Failure by Design: Why Tests Don’t Show What Students Can Do

No standardized, norm-referenced test, assert Coalition leaders Theodore R. Sizer and Deborah Meier, can measure the real payoff from serious study-“an examined and useful life,” as Sizer puts it-nor can it describe the good school that works to achieve that end.

“Any assessment that correlates poorly with a student’s intellectual future offends us, putting stress on teachers and students and taking up their time,” Sizer says. “Essential schools, instead, call for evidence that a student not only understands something now, but can use that understanding in a new situation, now and very likely in the future.”

A mountain of evidence on how people learn, from two decades of research on cognition, bears out that position. If their goal is real understanding on the part of students, Howard Gardner and others have shown, teachers must use a variety of approaches, allowing students with very different kinds of intelligence to increase their strengths and to struggle productively with areas they find difficult.

The standardized tests in wide use across the country today do not support this kind of teaching-nor, most research shows, do they predict later academic success, except at the extremes. Success later in life, in fact, correlates better with learning experiences that are rarely tested, such as extracurricular activities, data from the National Center for Education Statistics and American College Testing indicate.

“Conventional tests spotlight children who have certain abilities-especially memory and abstract-analytical ones-but leave in the dark children with other kinds of abilities, such as creative and practical ones,” says Yale professor Robert Sternberg, the author of Successful Intelligence (Simon and Schuster, 1996). “They predict only about ten percent of the variation among people in real-world measures of success-the ones that matter most in the life activities for which school is supposed to prepare our children.”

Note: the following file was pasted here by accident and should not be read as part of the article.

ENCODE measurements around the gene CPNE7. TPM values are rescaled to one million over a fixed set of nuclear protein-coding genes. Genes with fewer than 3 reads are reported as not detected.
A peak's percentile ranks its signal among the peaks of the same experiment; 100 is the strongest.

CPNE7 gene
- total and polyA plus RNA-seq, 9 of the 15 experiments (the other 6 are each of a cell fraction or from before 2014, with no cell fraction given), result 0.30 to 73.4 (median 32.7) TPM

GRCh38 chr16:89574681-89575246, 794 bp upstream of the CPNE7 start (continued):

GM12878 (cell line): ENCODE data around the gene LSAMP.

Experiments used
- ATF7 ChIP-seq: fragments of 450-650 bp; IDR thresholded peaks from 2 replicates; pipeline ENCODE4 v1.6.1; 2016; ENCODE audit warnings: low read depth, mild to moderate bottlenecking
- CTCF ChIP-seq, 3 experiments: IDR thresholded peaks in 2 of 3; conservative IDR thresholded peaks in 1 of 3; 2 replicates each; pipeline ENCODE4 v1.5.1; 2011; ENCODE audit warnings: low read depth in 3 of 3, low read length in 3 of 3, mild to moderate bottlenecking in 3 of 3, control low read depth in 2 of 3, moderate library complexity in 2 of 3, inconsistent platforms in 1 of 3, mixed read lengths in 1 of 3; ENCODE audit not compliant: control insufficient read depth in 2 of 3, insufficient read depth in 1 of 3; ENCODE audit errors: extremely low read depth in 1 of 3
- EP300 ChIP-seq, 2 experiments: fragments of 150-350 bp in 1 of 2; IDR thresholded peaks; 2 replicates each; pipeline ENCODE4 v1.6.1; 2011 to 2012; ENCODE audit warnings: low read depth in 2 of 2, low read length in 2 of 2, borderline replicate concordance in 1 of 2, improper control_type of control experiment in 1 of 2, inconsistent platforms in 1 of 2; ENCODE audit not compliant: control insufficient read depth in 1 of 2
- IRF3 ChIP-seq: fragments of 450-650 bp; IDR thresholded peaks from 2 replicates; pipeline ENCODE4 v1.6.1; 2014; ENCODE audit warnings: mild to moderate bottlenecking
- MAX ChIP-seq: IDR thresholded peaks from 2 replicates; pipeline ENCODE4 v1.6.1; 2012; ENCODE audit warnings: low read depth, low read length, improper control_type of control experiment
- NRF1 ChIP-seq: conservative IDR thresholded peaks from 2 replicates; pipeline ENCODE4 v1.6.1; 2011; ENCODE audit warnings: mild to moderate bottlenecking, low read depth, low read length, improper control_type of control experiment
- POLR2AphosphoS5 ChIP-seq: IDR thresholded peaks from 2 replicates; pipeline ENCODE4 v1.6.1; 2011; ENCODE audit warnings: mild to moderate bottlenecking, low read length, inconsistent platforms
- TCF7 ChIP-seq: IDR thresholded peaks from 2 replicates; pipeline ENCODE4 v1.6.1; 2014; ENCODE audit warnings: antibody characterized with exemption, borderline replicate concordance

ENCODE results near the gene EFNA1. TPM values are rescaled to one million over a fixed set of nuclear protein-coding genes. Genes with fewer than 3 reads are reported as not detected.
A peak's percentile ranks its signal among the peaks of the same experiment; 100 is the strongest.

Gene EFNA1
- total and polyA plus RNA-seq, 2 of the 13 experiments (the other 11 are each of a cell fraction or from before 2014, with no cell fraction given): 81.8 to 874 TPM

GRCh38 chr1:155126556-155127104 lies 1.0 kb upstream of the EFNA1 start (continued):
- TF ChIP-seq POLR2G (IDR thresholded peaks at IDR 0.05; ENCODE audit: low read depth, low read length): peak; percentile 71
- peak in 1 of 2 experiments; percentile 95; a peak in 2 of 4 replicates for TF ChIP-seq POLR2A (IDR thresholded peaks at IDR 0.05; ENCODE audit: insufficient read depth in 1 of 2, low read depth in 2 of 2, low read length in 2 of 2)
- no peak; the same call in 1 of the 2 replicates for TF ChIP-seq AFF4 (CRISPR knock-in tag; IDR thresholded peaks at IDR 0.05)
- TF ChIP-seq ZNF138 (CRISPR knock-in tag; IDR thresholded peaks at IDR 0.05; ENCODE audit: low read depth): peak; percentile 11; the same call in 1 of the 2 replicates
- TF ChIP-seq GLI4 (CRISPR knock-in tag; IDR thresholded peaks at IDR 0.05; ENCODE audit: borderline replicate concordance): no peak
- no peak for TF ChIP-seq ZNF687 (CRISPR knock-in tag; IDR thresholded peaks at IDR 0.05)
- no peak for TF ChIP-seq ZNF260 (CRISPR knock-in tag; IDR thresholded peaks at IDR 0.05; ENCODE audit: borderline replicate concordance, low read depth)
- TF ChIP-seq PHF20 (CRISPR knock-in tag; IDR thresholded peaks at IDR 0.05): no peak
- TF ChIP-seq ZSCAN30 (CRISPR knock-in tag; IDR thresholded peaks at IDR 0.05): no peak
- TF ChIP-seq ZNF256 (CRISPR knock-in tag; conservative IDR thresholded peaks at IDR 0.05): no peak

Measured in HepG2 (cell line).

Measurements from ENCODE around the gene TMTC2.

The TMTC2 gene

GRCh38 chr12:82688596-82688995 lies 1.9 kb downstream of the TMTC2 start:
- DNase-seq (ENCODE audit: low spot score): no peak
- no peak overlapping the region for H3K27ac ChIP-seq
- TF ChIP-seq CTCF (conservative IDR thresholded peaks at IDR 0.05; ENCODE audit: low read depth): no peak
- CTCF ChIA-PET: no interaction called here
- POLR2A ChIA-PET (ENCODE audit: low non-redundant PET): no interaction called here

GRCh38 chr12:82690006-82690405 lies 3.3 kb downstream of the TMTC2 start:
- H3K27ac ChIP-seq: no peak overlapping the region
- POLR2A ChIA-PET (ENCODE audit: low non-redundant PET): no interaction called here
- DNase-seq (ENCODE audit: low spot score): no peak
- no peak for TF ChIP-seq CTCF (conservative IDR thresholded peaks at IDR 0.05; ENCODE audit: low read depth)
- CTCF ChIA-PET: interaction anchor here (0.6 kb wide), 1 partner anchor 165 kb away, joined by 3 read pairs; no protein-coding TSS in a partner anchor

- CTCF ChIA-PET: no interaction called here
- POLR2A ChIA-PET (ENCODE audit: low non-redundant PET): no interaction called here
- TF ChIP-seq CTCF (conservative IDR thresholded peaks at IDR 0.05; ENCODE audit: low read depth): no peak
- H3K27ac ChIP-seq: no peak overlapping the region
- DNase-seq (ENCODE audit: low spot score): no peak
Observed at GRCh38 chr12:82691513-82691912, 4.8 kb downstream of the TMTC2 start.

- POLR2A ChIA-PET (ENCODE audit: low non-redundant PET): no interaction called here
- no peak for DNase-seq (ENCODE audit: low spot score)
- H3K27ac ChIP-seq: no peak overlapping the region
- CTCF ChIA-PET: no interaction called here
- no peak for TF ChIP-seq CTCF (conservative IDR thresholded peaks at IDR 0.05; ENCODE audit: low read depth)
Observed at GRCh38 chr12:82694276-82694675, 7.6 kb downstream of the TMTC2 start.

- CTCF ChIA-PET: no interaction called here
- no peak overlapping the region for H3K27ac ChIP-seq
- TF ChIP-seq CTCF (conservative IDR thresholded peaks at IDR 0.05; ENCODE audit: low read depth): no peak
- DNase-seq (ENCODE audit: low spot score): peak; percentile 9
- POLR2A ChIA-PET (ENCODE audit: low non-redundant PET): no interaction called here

If schools instead identify and teach to students’ strengths, Sternberg’s studies show, kids with practical and creative abilities perform far better than if only their memory and abstract analytical abilities are emphasized and tested.

Early in their lives, he argues, we are derailing from the fast track students who never get the opportunity to show what they can really do-at the same time providing almost limitless opportunities for others who may not have the practical and creative abilities they will need to use their other skills effectively in the real world.

The very design of all norm-referenced tests ensures this outcome, Deborah Meier points out. Because their goal is a bell-shaped curve of scores on which certain students must by definition do poorly, test-makers actually discard items when too many, too few, or the “wrong” subsets of test takers (such as disadvantaged children) know the answer. Otherwise, she explains, the results would not correlate to all the other norm-referenced tests (from IQ tests on) with which they must agree in order to be valid. “All these tests predict,” she says, “is how students will perform on other tests just like them.”

Though some new tests attempt to measure students’ progress against standards of content and performance, they fall into the same trap the moment they start yielding percentile scores, Meier observes. And if they try to establish and test content that every student must know, they must either eliminate diversity to the point that they are trivial and inunteresting-or individualize exams until they cost far more than schools can pay.

“What if the driving tests were deliberately made up so that 50 percent of all license seekers would not be able to pass?” she asks. “We have an auto industry that would squash such nonsense in a hurry. What industry is making sure that our tests are sensible and fair to all children?”